In the midst of the pandemic, King Mohammed VI launched the project to generalise social protection, which was later approved by parliament. A historic social contract and a challenge for Aziz Akhannouch's government, which began with this major initiative.
Will he be able to fulfil this mandate on time?
The challenge of universal social protection represents a second modernisation after the construction of the most advanced infrastructures throughout the Kingdom, from Tangier to La Guera. This time it is a major historic social macro-project, with a view to improving the welfare of Moroccans and bringing the country up to the level of our EU neighbours (Spain and Portugal).
The cost is more than 5 billion euros a year to finance four programmes, to be implemented over five years. And it seeks to generalise compulsory health insurance (AMO), already operational, family benefits by 2023 and 2024, compensation for loss of employment, to be activated in 2025 along with the expansion of the base of pension plan members.
Economically and financially, the project is a major budgetary effort, but absolutely necessary. It will reduce the informal economy and significantly expand the middle class. It will particularly benefit the most vulnerable categories who will be protected from the dangers related to illness, childhood, loss of employment or old age. It will also dignify them by improving their economic, social and cultural position, integrating them fully into the country's economic and financial circuit.
In the past, these people had to spend a large amount of money on medical care, hospitalisation and medicines, which they had little or no access to. In many cases, they had to give up their small savings or assets to cope with their own or their close relatives' illness. Now they will see their purchasing power increase and will have money at their disposal which they can use for savings, consumption or investment.
The generalisation of family benefits will protect children, reduce school drop-out rates and the abandonment of children, which has become a real social problem in recent years. In general, there will be a protection allowance targeted at seven million school-age children. Particularly those belonging to families in a precarious situation, as well as benefiting three million households without school-age children.
Unemployment insurance will cover anyone who has lost their job while in regular employment, keeping citizens active in the labour market without despair or marginalisation.
Finally, some 5 million people who are currently employed but do not qualify for a contributory pension when they reach retirement age will be entitled to it once the minimum contribution ceiling has been lowered. This solidarity will guarantee these citizens a vital income which, together with universal health care, would improve their life expectancy.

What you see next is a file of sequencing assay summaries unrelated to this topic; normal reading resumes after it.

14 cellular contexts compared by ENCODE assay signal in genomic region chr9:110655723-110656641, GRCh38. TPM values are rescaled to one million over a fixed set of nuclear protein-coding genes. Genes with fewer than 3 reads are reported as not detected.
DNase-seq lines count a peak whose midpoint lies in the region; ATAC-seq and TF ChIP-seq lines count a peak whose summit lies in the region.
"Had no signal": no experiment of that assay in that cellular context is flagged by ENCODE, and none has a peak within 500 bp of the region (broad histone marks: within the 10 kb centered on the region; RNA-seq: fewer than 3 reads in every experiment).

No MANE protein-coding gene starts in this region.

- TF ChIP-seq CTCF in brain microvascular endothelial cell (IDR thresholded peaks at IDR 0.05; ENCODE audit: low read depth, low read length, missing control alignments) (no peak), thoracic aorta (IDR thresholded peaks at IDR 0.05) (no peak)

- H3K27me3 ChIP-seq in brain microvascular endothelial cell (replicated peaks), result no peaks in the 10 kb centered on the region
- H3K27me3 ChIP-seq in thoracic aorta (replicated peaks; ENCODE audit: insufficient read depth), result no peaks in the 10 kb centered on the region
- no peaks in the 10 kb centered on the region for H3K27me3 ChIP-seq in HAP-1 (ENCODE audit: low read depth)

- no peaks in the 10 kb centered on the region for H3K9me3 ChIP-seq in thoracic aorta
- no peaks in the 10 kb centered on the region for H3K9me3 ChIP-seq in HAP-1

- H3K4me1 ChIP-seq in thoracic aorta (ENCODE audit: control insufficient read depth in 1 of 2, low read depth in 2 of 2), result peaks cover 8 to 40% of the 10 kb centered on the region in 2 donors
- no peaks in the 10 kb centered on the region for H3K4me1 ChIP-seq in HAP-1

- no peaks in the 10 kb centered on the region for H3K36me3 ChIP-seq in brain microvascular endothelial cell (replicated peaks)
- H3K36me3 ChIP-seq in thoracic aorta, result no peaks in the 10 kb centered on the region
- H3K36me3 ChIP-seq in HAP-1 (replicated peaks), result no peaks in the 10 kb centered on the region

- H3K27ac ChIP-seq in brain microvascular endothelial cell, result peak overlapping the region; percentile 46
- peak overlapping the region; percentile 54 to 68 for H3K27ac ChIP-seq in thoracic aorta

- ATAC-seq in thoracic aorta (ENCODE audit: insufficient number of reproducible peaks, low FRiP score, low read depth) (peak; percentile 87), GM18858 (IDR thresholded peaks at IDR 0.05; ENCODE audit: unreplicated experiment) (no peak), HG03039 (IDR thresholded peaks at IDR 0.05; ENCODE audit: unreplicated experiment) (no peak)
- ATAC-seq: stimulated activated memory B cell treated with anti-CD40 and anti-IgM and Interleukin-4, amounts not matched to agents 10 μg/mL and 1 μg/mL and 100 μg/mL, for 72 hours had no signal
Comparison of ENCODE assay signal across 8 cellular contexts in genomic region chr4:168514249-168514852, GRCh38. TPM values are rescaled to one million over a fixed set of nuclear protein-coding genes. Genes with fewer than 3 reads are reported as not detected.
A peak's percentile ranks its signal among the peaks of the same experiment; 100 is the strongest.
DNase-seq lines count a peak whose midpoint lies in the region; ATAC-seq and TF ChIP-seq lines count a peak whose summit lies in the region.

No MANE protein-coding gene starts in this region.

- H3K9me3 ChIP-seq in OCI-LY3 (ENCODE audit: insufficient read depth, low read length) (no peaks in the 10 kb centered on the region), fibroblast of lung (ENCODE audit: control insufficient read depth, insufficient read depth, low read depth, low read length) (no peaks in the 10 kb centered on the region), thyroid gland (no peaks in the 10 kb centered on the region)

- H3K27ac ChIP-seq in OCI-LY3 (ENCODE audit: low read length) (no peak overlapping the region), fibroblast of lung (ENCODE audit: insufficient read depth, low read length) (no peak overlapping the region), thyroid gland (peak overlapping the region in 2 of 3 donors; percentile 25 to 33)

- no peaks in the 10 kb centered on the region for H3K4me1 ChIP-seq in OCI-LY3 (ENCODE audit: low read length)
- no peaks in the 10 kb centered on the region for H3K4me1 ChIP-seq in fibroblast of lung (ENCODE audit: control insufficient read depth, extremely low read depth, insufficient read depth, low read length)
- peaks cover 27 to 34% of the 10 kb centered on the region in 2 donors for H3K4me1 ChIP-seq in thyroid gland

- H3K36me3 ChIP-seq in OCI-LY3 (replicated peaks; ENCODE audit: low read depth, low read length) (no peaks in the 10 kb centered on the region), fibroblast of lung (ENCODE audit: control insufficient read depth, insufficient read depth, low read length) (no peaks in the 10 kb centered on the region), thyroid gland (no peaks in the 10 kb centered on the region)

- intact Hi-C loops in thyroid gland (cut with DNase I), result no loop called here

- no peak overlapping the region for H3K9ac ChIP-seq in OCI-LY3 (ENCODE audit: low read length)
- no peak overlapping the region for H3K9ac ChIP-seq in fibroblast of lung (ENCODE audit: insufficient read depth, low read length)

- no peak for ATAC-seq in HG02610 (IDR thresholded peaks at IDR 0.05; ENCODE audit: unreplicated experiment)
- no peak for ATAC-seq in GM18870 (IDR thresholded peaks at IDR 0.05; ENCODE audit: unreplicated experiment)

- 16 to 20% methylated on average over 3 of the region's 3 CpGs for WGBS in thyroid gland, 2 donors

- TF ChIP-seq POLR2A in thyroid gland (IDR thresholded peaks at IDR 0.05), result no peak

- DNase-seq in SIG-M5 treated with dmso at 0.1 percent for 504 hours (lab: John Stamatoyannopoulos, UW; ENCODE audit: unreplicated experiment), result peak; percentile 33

By 2022, work is underway, with some delay, on the generalisation of compulsory health insurance (AMO), for the benefit of 22 million more people who will benefit from insurance covering the costs of consultations, treatment and hospitalisation. The number of unpaid workers and their families are already beneficiaries of this insurance and exceeds the six million mark.
Citizens with a RAMED health card for the frail and needy, some 11 million, are now being transferred to the National Social Security Fund (CNSS) system as of last July. They will be treated under the same conditions as other workers. In other words, they will also benefit from private health care and other health benefits.
By the end of 2022, 100% coverage of compulsory health insurance (AMO) should be completed for all citizens. This will lead to the second phase of the project in 2023, i.e. the generalisation of family benefits.
This macro social project began with the signing of three framework agreements by the different public administrations involved, directly or indirectly, on the same day of its launch (April 2021). And, in record time, the framework law on the generalisation of social protection was approved in the plenary session of 15 March 2021. Today, most of the implementing decrees have already been published in the Official Gazette. Others will see the light of day as progress is made on the different programmes.
Despite this, there seems to be a certain slowness in some processes. And this is only the beginning. The hard part is yet to come. For this macro-project requires providing the public administrations with sufficient staff to manage the applications. In addition to implementing a series of far-reaching structural reforms to improve healthcare in general, as well as the development of digital systems for managing hospitals, outpatient clinics, ambulances and pharmacies.
Of course, medical proportionality should be improved. This means eliminating the deficit of human and material resources, as well as their unequal geographical distribution, by improving the ratio of effective health resources to population.
Accompanying measures such as training and strengthening the medical skills of health professionals should also be adopted. If this is not enough, recourse should be made to qualified personnel and Moroccan talent abroad, as well as to local private initiative and direct foreign investment.
The Akhannouch government is aware of the structural reforms it needs to adopt in order to establish the new health system. It is also aware of Moroccan society's enthusiasm for this social contract, which represents a major step forward in terms of social cohesion and the fight against poverty and inequality.
The President of the government, Aziz Akhannouch, has a comprehensive and well-defined plan of action in the form of specific legislation, with detailed stages and deadlines, as well as funding mechanisms to bring this historic initiative to fruition.
Consequently, nothing should go wrong given the ruling coalition's comfortable majority.